Language-specific spam begins to hit the web

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Spammers are using translation services and templates to develop multiple versions of spam in various languages.

According to the July 2009 Intelligence Report from MessageLabs, some countries are experiencing levels of spam in excess of 95 per cent.

The report attributes this partially to the success of one technique, predominantly used in non-English language countries, which involves automated translation services and templates enabling spam runs to operate in multiple languages.

Local language spam now accounts for 46 per cent of spam in Germany and 53 per cent in France. In the Netherlands, 25 per cent of spam is in Dutch. In Japan, 62.3 per cent is in non-English languages and in China this number is 54.7 per cent.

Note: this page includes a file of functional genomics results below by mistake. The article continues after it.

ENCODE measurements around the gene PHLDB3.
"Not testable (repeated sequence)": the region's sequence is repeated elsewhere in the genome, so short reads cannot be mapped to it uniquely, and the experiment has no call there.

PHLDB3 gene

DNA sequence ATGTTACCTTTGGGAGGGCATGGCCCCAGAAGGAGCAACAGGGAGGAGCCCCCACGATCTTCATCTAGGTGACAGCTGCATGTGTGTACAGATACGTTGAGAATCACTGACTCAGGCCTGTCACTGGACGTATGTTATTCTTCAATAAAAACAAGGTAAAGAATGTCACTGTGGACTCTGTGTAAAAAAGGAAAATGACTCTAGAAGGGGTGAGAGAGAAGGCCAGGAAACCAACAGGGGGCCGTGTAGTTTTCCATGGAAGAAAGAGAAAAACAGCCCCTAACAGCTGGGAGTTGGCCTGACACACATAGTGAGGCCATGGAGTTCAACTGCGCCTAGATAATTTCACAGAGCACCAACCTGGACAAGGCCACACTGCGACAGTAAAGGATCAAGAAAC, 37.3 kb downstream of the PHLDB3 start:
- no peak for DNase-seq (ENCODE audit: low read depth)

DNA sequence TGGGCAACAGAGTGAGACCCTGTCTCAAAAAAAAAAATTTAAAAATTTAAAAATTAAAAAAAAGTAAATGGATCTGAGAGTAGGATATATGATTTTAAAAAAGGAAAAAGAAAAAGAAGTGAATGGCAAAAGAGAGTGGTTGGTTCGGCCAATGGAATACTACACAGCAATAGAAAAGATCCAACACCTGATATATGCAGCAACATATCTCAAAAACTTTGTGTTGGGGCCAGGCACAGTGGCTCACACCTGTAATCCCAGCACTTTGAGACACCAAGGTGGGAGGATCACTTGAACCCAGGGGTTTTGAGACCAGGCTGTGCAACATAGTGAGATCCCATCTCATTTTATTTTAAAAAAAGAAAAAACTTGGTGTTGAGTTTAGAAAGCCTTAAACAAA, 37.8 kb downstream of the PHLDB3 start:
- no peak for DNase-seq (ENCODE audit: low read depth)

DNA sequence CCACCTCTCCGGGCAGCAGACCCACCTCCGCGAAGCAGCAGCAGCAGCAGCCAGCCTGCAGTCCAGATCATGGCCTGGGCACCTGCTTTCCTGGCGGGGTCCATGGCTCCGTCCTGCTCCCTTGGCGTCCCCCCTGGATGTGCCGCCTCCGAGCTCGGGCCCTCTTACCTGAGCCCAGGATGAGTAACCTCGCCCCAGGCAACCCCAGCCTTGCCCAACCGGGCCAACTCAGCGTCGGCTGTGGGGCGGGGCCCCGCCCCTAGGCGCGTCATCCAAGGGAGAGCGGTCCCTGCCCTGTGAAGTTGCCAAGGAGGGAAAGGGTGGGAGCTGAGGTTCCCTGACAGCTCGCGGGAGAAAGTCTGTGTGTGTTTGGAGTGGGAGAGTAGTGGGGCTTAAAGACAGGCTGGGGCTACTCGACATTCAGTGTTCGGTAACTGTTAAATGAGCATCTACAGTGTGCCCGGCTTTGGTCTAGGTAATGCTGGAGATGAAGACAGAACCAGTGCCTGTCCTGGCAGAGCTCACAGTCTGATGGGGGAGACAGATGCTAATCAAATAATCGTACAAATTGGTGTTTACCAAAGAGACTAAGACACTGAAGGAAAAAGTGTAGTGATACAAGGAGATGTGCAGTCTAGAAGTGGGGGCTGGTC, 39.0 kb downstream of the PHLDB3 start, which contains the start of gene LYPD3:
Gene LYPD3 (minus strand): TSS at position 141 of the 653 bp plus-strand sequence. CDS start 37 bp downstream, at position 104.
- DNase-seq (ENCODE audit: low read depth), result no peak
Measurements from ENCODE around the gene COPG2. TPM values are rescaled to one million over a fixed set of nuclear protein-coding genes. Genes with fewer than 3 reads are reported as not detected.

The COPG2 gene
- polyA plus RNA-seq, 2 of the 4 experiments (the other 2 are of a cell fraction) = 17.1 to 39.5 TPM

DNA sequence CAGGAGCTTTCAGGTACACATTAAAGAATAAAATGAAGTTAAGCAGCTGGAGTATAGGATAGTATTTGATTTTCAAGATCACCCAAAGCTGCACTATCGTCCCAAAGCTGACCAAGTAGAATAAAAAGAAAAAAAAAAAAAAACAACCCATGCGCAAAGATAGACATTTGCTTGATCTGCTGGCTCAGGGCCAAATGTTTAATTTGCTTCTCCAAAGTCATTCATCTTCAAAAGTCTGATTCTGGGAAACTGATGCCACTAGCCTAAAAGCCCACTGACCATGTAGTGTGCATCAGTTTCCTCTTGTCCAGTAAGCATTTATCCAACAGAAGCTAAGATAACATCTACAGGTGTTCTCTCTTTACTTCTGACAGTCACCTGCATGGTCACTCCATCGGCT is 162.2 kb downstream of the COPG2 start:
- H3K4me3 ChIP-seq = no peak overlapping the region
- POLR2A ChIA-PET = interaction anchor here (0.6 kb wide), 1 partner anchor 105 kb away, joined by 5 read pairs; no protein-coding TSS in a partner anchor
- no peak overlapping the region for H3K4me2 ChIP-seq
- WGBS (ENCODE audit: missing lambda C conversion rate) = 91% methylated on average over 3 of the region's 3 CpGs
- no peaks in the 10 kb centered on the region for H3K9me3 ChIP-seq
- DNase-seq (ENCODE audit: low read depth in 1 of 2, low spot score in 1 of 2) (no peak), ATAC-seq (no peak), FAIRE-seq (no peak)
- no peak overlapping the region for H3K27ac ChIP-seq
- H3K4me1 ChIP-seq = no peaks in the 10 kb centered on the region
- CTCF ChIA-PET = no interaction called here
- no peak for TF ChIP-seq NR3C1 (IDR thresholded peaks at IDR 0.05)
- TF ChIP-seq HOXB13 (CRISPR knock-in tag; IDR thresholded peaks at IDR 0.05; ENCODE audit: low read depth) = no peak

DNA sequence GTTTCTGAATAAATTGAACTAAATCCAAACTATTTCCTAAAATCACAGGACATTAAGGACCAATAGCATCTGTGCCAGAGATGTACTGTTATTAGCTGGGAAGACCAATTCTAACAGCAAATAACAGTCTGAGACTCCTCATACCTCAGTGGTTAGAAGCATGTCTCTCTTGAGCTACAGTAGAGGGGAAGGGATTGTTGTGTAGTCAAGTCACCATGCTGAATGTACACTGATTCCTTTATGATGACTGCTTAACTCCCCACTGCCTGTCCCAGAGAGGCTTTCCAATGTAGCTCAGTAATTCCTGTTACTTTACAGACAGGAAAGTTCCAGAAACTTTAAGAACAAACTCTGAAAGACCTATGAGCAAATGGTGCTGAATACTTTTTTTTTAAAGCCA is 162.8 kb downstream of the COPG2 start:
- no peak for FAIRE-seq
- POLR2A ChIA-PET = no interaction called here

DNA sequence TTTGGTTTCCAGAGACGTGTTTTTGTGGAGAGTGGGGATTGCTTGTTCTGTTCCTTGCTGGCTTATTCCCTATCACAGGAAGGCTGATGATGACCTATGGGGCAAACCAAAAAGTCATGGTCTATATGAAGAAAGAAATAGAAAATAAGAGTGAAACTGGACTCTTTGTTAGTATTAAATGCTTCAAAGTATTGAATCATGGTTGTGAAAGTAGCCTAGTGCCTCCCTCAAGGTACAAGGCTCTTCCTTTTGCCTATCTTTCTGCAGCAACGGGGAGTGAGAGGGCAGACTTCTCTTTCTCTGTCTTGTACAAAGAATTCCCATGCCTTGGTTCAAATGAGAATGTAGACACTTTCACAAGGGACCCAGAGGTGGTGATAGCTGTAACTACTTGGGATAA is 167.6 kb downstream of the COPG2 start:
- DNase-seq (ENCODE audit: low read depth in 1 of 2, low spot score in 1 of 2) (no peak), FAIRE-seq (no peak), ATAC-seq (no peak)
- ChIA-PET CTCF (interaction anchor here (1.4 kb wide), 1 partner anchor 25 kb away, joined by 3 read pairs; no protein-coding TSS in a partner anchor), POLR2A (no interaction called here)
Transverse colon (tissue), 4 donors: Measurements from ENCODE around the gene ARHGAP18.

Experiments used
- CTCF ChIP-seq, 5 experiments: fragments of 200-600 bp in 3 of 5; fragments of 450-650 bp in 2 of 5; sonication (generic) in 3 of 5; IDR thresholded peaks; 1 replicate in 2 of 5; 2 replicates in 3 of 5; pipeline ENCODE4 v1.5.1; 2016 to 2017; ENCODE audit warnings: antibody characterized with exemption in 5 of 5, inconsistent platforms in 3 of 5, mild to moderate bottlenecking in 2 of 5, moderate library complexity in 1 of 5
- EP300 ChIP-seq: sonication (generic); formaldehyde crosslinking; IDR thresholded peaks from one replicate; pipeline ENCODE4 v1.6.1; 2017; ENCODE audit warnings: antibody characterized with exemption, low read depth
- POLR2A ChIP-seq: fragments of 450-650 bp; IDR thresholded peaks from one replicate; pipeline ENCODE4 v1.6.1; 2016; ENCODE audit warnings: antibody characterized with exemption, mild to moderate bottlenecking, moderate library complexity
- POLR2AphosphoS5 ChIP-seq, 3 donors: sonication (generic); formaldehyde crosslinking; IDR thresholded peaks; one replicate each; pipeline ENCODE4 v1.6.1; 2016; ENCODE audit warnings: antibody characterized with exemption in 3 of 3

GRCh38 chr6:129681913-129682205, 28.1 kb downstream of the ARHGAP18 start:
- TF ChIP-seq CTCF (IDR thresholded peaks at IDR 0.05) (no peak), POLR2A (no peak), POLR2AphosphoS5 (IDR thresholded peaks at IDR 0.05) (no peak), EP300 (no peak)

MessageLabs Intelligence senior analyst Paul Wood said: “
Once again the spammers turn to their online toolbox, the internet, for their latest tactics. Translation services and templates enable the spammers to push out multiple-language spam attacks and some dubious translations through the use of poor online services highlight the use of these antics.

“Non-English spam now accounts for one in every 20 spam messages, a figure we'll be closely monitoring to see if spammers continue with their global expansion.”

The report also found that only 0.7 per cent of all web-based malware intercepted in July so far was new, compared with 58.8 per cent in June.

However, with the number of new websites harbouring malware and other potentially unwanted programs identified each day reaching a nine-month high of 3,618, it indicates that previously-used malware is being more widely-distributed to other websites.

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